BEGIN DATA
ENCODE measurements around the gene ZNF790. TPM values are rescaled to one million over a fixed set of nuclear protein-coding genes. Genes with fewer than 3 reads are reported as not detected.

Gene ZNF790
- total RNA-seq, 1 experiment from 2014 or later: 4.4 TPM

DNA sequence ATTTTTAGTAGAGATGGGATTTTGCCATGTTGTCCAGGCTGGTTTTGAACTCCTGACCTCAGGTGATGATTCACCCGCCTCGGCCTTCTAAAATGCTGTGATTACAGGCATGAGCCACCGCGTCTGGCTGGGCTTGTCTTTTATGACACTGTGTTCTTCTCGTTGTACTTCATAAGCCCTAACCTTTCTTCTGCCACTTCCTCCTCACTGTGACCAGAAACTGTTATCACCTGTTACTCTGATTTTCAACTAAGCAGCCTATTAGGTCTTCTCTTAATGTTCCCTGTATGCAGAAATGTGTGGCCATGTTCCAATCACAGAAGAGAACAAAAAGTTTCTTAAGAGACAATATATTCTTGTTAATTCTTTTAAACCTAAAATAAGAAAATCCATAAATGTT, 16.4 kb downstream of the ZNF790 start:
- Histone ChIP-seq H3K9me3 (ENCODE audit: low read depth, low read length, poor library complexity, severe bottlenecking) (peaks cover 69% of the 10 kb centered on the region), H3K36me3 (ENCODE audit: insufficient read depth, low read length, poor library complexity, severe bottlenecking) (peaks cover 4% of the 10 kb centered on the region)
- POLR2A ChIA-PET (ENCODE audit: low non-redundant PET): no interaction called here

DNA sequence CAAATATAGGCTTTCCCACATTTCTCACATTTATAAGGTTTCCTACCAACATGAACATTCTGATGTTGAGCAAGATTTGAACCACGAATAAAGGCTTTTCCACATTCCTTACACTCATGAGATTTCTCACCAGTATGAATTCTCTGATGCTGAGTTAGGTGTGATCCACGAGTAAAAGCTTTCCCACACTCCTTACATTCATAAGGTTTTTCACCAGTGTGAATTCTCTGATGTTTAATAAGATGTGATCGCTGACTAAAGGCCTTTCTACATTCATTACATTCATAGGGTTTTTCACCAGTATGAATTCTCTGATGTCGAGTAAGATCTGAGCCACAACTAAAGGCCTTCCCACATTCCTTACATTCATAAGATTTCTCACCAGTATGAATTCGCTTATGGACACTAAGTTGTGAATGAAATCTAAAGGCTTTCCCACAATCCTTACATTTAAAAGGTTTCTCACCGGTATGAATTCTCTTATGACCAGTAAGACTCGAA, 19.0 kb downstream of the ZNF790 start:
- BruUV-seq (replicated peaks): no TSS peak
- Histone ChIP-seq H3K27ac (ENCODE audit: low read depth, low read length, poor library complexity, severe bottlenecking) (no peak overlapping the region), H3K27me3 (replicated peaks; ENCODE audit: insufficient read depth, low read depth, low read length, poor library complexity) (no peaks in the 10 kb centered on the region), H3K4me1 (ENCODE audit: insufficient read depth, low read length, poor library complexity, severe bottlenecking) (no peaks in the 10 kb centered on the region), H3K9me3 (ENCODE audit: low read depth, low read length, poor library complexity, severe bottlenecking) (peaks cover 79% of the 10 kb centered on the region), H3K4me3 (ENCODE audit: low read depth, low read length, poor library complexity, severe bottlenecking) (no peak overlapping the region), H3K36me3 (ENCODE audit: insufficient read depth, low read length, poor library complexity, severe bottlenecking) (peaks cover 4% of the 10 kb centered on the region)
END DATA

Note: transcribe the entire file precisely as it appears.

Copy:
ENCODE measurements around the gene ZNF790. TPM values are rescaled to one million over a fixed set of nuclear protein-coding genes. Genes with fewer than 3 reads are reported as not detected.

Gene ZNF790
- total RNA-seq, 1 experiment from 2014 or later: 4.4 TPM

DNA sequence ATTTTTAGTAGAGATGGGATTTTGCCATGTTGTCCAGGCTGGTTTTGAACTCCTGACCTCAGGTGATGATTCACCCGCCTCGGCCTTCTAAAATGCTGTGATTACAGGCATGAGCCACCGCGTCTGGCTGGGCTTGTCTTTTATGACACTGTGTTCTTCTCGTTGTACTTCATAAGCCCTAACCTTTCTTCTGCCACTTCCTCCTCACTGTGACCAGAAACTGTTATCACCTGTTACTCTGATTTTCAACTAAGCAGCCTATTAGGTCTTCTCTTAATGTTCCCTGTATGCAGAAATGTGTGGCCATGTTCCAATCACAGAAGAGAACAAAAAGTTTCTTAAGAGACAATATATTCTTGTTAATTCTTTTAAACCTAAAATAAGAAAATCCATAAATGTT, 16.4 kb downstream of the ZNF790 start:
- Histone ChIP-seq H3K9me3 (ENCODE audit: low read depth, low read length, poor library complexity, severe bottlenecking) (peaks cover 69% of the 10 kb centered on the region), H3K36me3 (ENCODE audit: insufficient read depth, low read length, poor library complexity, severe bottlenecking) (peaks cover 4% of the 10 kb centered on the region)
- POLR2A ChIA-PET (ENCODE audit: low non-redundant PET): no interaction called here

DNA sequence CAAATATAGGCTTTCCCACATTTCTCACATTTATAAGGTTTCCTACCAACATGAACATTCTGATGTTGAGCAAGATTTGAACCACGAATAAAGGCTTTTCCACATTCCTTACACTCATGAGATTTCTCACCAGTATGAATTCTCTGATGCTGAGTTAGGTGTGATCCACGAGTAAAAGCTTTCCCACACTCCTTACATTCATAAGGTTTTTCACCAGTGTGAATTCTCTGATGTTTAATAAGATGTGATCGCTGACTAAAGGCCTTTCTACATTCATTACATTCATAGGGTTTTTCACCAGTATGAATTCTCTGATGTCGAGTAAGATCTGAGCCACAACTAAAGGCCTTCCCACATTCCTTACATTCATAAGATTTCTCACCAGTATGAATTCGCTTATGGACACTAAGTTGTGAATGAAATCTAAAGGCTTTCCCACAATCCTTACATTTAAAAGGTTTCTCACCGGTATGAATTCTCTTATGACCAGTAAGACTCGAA, 19.0 kb downstream of the ZNF790 start:
- BruUV-seq (replicated peaks): no TSS peak
- Histone ChIP-seq H3K27ac (ENCODE audit: low read depth, low read length, poor library complexity, severe bottlenecking) (no peak overlapping the region), H3K27me3 (replicated peaks; ENCODE audit: insufficient read depth, low read depth, low read length, poor library complexity) (no peaks in the 10 kb centered on the region), H3K4me1 (ENCODE audit: insufficient read depth, low read length, poor library complexity, severe bottlenecking) (no peaks in the 10 kb centered on the region), H3K9me3 (ENCODE audit: low read depth, low read length, poor library complexity, severe bottlenecking) (peaks cover 79% of the 10 kb centered on the region), H3K4me3 (ENCODE audit: low read depth, low read length, poor library complexity, severe bottlenecking) (no peak overlapping the region), H3K36me3 (ENCODE audit: insufficient read depth, low read length, poor library complexity, severe bottlenecking) (peaks cover 4% of the 10 kb centered on the region)